The deal includes a $25 million mutual option for 2020 with a $5 million buyout.
Bailey was the Reds' final player left in arbitration. He reached the agreement a day before his scheduled hearing in Florida. He made $5.35 million last season and had asked for $11.6 million in arbitration. The Reds offered $8.7 million, their biggest gap with one of their arbitration-eligible players.
The 27-year-old Texan was coming off a season that included his second no-hitter. The sides struck a deal that will help the Reds with their cash flow.
Bailey gets salaries of $9 million this year, $10 million in 2015, $18 million in 2016, $19 million in 2017, $21 million in 2018 and $23 million in 2019. In an unusual twist, much of the annual salary will be deferred until the November after each season.
Bailey will be paid in-season amounts of $3 million this year, $4 million next year, $11 million in 2016, $12 million in 2017, $14 million in 2018 and $15 million in 2019.
If he is traded, his new team would have to pay all of the salary amounts during the season. Also, the $5 million buyout would be paid when either side decides not to exercise the option rather than having it deferred until November as well.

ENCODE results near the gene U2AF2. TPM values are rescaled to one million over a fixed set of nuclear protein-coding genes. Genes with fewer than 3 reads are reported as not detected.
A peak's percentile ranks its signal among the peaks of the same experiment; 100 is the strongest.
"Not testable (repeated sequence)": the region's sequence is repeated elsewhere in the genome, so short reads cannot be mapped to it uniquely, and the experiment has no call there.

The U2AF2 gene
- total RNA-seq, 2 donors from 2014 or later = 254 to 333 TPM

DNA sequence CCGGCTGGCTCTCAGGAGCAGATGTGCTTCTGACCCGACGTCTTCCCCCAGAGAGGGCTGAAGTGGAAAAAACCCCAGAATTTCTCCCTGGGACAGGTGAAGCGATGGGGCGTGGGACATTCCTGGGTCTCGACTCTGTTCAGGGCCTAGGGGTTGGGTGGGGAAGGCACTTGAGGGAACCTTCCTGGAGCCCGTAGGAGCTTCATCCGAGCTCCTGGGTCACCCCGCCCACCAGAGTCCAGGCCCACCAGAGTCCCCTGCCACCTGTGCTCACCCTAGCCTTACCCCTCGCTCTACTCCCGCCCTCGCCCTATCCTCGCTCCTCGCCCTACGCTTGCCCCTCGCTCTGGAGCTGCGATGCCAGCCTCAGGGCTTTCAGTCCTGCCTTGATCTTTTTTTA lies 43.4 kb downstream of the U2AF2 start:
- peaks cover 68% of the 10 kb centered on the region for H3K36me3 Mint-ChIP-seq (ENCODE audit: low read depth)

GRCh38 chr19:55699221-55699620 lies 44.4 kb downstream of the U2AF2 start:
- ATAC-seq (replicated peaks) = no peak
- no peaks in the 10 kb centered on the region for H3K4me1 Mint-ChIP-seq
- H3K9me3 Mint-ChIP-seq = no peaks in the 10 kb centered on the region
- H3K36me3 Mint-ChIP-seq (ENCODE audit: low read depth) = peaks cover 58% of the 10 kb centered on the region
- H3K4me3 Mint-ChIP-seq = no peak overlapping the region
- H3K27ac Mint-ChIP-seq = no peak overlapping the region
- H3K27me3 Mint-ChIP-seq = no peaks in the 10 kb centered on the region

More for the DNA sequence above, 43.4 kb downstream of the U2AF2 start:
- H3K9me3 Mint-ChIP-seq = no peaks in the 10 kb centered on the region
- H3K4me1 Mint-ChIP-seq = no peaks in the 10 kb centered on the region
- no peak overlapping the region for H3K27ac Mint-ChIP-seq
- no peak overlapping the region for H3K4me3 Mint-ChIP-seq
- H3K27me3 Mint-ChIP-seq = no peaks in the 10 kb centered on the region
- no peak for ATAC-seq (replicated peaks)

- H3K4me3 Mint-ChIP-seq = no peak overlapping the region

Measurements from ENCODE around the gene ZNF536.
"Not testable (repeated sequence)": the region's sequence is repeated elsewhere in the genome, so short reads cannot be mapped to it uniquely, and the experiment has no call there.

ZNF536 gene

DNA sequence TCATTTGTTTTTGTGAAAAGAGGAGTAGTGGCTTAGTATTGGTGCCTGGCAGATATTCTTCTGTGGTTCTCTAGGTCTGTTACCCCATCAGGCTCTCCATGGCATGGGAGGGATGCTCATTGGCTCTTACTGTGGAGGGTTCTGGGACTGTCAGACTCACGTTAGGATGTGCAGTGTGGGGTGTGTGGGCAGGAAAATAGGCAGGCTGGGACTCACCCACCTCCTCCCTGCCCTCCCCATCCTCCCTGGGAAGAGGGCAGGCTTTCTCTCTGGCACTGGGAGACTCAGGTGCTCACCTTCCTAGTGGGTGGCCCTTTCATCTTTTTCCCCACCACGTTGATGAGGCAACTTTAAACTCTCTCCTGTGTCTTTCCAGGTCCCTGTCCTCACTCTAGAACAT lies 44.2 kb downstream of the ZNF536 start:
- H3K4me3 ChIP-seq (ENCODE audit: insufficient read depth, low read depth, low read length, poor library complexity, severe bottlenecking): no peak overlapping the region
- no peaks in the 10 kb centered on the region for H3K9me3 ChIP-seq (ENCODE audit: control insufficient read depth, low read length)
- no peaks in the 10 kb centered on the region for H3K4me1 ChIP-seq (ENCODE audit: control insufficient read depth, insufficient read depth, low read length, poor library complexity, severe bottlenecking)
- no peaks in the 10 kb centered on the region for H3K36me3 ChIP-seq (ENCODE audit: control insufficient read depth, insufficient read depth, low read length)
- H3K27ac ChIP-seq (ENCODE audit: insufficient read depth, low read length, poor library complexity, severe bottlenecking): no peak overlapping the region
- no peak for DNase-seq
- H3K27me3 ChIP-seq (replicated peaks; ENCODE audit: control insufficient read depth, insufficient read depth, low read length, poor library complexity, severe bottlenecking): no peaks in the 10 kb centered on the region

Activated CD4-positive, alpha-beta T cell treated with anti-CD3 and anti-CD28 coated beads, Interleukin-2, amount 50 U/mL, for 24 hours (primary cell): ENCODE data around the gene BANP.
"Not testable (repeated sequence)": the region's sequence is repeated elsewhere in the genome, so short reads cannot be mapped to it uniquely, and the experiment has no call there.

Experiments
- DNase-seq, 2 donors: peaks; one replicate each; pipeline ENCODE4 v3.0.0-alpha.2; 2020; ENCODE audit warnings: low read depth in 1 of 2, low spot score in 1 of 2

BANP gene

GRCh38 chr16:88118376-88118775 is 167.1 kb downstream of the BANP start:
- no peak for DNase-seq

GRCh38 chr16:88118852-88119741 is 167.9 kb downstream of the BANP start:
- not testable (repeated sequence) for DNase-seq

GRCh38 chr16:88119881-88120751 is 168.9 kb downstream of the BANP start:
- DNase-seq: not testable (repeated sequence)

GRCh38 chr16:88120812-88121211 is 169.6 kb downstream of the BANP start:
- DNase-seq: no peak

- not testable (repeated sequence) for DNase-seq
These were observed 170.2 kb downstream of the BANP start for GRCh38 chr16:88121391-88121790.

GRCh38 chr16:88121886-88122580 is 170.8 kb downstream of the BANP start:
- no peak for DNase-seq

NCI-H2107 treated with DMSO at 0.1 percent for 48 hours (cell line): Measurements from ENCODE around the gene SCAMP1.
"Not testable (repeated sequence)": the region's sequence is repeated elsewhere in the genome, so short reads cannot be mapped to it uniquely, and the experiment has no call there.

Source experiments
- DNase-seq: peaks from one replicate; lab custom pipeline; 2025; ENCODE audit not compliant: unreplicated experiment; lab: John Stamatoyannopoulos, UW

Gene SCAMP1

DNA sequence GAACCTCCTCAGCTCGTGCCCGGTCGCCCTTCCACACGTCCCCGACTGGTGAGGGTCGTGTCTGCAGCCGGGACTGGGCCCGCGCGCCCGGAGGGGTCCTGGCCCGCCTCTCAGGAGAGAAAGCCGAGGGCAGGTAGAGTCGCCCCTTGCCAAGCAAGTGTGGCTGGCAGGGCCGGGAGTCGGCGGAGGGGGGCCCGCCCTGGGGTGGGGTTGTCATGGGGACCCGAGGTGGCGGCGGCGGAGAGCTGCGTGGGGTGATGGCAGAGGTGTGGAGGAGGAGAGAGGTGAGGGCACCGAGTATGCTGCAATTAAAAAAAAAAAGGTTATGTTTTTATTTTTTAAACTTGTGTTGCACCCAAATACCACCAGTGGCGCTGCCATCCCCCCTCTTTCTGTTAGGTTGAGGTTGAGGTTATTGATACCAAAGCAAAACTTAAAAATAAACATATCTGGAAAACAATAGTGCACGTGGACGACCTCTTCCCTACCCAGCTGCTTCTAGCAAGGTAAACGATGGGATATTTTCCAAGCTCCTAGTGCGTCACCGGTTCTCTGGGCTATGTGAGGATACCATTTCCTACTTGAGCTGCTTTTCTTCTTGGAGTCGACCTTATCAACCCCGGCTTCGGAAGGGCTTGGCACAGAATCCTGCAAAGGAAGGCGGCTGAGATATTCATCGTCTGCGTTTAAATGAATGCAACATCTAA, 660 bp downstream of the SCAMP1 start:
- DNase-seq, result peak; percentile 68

A healthy and confident Headley was upbeat in the clubhouse Wednesday after the retooled Padres held their first full squad workout of spring training, even as the third baseman acknowledged contract talks are going nowhere and he'll likely become a free agent next winter.
“Unless something drastically changes, I think we're just going to focus on playing this year and reevaluate when the season's over,” Headley said. “I don't think either side is going to close the door, necessarily, but I think we've had enough discussion to understand that right now we haven't found enough common ground to keep doing this.”
Padres executive chairman Ron Fowler was similarly tightlipped when asked if he thought a deal could be reached before the start of the regular season. “All I'll say is that discussions have taken place,” Fowler said. “To put a timeline on us I think is not appropriate at this point.”
Red Sox slugger David Ortiz hopes to get a one-year contract extension “pretty soon” and Boston Red Sox owner John Henry would like to fulfill his designated hitter's desire to retire as a member of the team. Whether a new deal will be completed during spring training remains uncertain.
“I think it's going to be OK,” Ortiz said Wednesday. “Conversations are good. My bosses are more than happy to talk about what we're talking about. They're trying to get this out of the way so it doesn't begin to be a distraction.
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